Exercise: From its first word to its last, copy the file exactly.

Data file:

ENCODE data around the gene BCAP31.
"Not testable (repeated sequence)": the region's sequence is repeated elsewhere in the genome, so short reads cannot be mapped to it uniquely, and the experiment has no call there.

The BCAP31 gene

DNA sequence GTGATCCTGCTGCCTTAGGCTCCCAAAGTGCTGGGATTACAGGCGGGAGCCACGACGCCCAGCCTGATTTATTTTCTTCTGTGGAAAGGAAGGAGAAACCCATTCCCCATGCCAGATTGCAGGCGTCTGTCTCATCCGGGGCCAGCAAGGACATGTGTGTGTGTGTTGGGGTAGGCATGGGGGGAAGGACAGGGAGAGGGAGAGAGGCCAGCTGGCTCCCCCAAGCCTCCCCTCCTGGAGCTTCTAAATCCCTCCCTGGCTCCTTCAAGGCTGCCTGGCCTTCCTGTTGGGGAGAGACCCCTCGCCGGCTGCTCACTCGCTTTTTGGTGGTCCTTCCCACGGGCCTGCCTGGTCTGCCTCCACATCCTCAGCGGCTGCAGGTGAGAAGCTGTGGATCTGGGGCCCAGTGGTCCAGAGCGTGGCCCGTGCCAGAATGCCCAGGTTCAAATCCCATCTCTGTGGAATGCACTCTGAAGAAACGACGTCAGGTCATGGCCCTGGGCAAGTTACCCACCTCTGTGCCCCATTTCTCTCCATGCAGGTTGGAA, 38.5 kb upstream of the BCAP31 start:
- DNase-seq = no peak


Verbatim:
ENCODE data around the gene BCAP31.
"Not testable (repeated sequence)": the region's sequence is repeated elsewhere in the genome, so short reads cannot be mapped to it uniquely, and the experiment has no call there.

The BCAP31 gene

DNA sequence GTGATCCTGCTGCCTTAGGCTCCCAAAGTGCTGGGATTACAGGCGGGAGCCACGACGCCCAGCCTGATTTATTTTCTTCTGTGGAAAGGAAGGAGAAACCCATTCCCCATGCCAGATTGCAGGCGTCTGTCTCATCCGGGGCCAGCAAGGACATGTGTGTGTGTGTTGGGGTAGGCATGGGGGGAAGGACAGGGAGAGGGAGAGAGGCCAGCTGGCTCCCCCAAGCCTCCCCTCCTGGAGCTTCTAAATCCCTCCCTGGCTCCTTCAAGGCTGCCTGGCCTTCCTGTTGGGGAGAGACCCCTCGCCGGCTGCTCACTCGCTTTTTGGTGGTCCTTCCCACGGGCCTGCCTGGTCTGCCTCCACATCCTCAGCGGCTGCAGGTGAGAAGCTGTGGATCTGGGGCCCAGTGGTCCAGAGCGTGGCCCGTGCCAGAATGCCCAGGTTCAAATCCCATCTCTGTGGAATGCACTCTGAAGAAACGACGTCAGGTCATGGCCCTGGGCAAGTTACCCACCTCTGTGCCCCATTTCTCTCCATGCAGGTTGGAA, 38.5 kb upstream of the BCAP31 start:
- DNase-seq = no peak